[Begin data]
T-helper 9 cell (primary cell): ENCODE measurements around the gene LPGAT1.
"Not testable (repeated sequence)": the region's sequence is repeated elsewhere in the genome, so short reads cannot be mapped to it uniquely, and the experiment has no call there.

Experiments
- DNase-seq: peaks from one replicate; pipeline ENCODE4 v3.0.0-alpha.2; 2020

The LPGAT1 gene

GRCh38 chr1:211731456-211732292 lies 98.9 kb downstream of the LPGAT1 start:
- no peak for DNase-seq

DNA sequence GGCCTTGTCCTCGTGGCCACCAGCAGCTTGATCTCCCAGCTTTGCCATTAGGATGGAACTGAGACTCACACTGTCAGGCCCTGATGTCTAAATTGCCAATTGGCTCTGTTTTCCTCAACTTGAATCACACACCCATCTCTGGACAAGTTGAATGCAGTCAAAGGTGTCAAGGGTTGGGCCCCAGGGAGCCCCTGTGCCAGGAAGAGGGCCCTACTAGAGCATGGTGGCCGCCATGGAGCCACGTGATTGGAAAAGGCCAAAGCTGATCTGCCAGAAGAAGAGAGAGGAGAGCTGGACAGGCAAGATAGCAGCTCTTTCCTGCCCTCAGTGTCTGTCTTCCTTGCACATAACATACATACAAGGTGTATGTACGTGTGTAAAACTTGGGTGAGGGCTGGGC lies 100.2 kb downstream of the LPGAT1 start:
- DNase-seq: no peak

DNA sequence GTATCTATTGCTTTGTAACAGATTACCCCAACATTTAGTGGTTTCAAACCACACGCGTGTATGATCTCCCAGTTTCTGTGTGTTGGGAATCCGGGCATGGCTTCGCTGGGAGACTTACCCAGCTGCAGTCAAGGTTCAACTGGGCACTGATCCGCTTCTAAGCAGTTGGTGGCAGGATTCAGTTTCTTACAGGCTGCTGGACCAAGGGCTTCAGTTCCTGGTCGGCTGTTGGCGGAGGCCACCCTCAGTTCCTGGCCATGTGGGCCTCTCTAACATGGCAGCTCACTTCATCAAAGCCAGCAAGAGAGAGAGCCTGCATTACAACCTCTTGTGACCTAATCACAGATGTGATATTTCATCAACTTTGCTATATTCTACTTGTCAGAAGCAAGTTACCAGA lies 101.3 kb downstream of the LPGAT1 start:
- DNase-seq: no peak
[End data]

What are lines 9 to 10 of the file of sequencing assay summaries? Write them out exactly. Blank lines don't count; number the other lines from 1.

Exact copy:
- DNase-seq: no peak

DNA sequence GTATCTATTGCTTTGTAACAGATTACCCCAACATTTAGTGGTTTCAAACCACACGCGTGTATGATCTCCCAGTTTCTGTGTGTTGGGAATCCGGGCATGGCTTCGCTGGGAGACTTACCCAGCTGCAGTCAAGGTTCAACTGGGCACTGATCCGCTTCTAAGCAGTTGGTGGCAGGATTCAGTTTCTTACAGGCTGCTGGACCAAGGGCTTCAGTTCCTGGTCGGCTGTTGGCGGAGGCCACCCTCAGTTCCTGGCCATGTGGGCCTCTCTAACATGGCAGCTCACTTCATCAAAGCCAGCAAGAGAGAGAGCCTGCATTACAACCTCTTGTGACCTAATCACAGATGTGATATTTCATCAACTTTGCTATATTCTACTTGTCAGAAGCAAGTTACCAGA lies 101.3 kb downstream of the LPGAT1 start: